Established in 1936, and currently based in Cooperstown, New York, the Baseball Hall of Fame may be the most prestigious of any Sports Hall of Fame.  Although Baseball may have taken a backseat to Football in recent years, there is no doubt that Baseball’s version of the Hall of Fame is by far the most relevant and the most difficult to get enshrined in.  At present, a player has to receive seventy five percent of the votes from the Baseball Writers Association of America, which has proven to be no easy task.  Failing that, a player could be inducted by the Veterans committee, though few have been inducted this way.  Our list will focus on the players only, and although we could easily do a tally focusing on mangers, broadcasters or other vital personnel, as always it is far more enjoyable to discuss the merits of those on the field as oppose to those off of it.

Until Then, Let’s get some peanuts and cracker jacks and cast some votes of our own!


The Not in Hall of Committee.
Bobby Veach played most of his career with the Detroit Tigers, where he showed off a good bat and good speed.
Forget about Robin Ventura headbutting Nolan Ryan’s fist.
In the late 1970s, and early 1980s, the Houston Astros had put together a good team, but they did not see a lot of National attention, as they had never won anything of note before.  Those who were paying attention to Houston couldn’t take their eyes off their Puerto Rican Outfielder, Jose Cruz.
Kevin Appier was arguably one of the most underrated Pitchers of the 1990s, and perhaps we can shed some light on a career that feels unknown outside of Kansas City.
The story of Howard Ellsworth "Smoky Joe" Wood is typical in that and we have a power pitcher who was dominant for a short time, only for arm fatigue to cause an early end of his pitching career (though he would continue to play, but we'll get to that later.)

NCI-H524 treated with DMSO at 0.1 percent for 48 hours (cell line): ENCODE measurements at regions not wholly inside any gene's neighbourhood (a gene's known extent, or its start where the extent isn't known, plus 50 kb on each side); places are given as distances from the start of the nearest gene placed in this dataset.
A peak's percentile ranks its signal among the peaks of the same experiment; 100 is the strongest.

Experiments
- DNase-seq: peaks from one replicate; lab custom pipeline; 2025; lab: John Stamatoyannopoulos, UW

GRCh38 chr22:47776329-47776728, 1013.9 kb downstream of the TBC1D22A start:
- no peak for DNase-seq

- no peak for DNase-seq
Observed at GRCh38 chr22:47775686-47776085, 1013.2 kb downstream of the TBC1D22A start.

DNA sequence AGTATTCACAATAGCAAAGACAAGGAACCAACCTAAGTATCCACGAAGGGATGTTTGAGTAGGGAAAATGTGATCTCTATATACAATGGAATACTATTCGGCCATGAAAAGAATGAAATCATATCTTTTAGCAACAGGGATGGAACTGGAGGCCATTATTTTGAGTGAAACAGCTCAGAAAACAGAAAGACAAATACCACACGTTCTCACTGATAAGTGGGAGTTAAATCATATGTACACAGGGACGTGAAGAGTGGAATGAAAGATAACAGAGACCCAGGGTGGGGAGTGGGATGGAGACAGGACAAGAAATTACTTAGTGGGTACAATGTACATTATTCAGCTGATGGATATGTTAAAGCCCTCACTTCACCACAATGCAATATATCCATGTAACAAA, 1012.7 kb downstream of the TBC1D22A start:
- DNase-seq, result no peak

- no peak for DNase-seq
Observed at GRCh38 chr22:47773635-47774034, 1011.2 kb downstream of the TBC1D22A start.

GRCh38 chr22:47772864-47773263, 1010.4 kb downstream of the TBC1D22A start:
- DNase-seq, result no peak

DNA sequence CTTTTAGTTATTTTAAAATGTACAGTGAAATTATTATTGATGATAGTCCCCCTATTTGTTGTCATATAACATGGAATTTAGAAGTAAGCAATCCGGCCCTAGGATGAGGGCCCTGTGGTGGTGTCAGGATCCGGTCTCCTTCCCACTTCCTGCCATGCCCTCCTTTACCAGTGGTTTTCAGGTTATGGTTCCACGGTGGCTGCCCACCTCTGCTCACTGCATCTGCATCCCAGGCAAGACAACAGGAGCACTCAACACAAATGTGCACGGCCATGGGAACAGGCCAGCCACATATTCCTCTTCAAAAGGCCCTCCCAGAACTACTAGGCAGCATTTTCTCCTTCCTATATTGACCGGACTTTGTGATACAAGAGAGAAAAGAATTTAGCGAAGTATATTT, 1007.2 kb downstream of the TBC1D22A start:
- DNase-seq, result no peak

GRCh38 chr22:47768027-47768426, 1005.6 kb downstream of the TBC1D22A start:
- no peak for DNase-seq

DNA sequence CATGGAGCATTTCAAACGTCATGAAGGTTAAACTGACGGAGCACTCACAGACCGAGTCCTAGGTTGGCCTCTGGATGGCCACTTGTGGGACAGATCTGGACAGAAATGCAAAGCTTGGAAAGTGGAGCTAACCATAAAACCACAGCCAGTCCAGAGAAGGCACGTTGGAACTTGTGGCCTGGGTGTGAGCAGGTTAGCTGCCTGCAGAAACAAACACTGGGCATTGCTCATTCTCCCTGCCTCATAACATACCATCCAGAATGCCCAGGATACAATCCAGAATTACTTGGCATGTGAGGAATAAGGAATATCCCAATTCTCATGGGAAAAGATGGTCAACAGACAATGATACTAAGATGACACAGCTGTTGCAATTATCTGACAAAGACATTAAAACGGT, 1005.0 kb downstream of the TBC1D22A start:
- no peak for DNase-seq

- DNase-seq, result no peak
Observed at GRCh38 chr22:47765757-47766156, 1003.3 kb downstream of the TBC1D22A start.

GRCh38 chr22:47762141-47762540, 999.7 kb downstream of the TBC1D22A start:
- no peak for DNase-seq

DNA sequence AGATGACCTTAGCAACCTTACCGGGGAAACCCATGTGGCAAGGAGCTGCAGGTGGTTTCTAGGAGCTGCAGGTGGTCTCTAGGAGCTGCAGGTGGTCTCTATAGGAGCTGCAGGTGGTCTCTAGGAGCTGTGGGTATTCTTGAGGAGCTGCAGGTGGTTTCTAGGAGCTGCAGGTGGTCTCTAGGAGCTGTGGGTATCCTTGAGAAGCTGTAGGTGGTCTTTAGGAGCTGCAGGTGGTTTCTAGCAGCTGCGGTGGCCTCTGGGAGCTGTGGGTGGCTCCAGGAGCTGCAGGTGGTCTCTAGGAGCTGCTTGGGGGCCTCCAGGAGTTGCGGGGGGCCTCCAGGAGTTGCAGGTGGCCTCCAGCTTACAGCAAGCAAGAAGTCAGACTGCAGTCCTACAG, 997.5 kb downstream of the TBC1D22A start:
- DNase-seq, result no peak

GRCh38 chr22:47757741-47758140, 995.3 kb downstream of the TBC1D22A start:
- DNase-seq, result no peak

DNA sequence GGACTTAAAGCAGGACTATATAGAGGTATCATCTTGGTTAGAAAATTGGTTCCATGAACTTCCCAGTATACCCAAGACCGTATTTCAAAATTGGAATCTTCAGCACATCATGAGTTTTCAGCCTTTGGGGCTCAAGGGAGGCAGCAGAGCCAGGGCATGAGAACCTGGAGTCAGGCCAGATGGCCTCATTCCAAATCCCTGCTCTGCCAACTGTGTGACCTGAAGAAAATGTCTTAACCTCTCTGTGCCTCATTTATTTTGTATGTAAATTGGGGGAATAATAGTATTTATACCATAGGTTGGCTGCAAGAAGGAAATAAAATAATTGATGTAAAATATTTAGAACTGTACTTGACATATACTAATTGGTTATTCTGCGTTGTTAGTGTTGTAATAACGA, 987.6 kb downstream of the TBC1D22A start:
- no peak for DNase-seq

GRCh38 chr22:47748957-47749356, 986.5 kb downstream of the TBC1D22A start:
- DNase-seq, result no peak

Tommy Henrich is a part of the folklore of the New York Yankees, but with the legends that the Bronx Bombers have had, sometimes “Old Reliable” gets lost in the shuffle. Henrich played his entire career in New York, first debuting in 1937, and helping them in the 1938 World Series win.  His breakout year was in 1941 when he had 31 Home Runs and won another World Series Championship.   Henrich was one of the many who lost time in baseball due to his participation in World War II, and he lost three years, but he came back to have the best…
Mark Langston was one of the most underrated flamethrowers in baseball history, and let’s give him a bit of due here.
Jimmy Key played his entire career in the American League East, dividing between three teams, Toronto, New York, and Baltimore, finding success with all three clubs.
Rudy York was known mostly for his time with the Detroit Tigers, and it was there where he had his greatest success.
Historically speaking, we don’t think that we are going out on a limb by stating that Willie Wilson was one of the best leadoff hitters in the game.
Mark Grace is the answer to the question of the trivia question; Who had the most Hits in the 1990s?
Darryl Strawberry was at one time the most feared hitter in the National League, and a case could be made that he was also the most recognized.
From 1895 to 1899, Harry Davis was either a budding journeyman or a future star.  He played for four different teams in the National League and had a 28 Triple year in 1897 while batting .305.  Davis was in the minors for all of 1900, and Connie Mack, the owner/manager of the Philadelphia Athletics, saw him as a building block for his brand new American League franchise, and he was one of their first signees.
Prior to winning the World Series MVP in 1972, you could argue that Gene Tenace was one of its most unlikely recipients.  The Catcher made his first appearance in the Majors in 1969 for Oakland, but he was mostly a backup.  Late in the ’72 season, Tenace was promoted to a starter, and he belted four Home Runs in World Series.
Eddie Rommel played his entire 13-year playing career with the Philadelphia Athletics (1920-32), where he became one of the first masters of the knuckleball.
Brett Butler was only an All-Star once, but don’t let that fact misguide you to what was one hell of a baseball player.
Jimmy Sheckard spent most of his career with either Brooklyn or the Chicago Cubs, and while they were both high-profile teams, Sheckard is one of the most undervalued players in history.
Bill Nicholson had a coffee cup with the Philadelphia Athletics in 1936, but it was with the Chicago Cubs, a team he returned to Majors with in 1939, where he became a star in baseball.
Cy Williams entered Notre Dame, having only played in a handful of baseball games.  He left them as an accomplished player who the Chicago Cubs signed after he finished school.